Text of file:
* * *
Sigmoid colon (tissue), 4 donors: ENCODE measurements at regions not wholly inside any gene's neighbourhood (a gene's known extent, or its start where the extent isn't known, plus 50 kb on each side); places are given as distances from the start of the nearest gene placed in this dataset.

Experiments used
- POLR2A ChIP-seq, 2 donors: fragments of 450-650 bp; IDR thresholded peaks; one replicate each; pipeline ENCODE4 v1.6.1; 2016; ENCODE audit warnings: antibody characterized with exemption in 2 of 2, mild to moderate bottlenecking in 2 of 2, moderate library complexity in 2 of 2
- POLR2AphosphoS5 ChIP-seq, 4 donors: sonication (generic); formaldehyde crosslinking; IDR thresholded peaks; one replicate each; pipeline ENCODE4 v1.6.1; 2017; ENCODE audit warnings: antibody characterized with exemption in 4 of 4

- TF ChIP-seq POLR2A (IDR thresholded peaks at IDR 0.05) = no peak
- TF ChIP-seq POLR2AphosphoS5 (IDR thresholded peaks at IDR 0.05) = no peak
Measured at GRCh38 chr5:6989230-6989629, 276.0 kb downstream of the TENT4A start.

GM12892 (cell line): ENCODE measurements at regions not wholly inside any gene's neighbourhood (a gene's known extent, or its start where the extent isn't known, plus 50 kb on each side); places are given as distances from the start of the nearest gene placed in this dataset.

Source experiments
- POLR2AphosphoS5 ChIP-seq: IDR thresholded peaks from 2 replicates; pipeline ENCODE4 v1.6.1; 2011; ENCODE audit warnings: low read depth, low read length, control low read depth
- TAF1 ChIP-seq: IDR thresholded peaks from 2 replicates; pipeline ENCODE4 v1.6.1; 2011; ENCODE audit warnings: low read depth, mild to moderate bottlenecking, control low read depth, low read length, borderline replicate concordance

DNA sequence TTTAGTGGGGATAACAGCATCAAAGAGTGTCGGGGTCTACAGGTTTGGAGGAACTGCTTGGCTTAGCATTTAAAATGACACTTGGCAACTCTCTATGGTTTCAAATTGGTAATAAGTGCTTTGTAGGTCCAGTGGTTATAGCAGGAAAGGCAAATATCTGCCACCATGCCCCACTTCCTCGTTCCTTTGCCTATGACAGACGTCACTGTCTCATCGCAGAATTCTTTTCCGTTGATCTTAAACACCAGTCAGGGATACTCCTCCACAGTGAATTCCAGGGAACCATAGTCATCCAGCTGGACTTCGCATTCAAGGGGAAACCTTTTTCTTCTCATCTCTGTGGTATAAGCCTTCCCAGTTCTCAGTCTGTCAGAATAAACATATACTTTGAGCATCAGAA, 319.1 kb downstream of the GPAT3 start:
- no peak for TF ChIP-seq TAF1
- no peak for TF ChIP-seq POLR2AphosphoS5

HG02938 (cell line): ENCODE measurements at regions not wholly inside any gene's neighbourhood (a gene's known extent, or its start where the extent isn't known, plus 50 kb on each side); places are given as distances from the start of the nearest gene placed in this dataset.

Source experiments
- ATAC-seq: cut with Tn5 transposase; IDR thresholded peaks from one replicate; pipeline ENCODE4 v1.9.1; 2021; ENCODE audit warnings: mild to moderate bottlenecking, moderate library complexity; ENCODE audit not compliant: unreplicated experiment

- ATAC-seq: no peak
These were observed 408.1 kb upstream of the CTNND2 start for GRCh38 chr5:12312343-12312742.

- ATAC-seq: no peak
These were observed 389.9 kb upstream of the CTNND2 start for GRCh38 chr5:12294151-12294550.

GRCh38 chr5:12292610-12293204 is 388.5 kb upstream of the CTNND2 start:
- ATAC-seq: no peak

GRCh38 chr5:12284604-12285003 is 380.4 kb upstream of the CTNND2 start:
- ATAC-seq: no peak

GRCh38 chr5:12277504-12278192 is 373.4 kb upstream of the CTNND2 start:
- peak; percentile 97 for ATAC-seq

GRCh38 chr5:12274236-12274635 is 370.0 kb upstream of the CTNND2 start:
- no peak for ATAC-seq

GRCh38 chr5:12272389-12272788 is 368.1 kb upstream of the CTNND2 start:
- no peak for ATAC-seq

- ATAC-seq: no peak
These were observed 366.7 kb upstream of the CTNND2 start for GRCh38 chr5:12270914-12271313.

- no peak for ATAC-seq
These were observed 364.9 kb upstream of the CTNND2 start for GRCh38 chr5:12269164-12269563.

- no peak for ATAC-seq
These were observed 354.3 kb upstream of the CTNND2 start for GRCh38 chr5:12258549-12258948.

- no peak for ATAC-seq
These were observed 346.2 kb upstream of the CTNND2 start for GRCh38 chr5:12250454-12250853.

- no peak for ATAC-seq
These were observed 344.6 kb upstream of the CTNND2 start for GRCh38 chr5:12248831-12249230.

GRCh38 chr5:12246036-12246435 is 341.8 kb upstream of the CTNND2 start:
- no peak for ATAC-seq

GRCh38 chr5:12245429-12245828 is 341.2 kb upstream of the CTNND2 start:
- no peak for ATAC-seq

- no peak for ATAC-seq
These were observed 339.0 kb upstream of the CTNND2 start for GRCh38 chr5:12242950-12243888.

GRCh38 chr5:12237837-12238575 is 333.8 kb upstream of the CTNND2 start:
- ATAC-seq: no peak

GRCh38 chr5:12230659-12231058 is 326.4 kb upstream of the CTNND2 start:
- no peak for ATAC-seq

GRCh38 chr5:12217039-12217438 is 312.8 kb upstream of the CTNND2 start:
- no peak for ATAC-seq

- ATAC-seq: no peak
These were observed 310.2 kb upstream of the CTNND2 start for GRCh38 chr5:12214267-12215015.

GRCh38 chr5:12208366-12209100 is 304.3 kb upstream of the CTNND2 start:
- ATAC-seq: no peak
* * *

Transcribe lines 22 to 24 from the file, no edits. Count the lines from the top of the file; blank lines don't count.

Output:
GRCh38 chr5:12292610-12293204 is 388.5 kb upstream of the CTNND2 start:
- ATAC-seq: no peak

GRCh38 chr5:12284604-12285003 is 380.4 kb upstream of the CTNND2 start: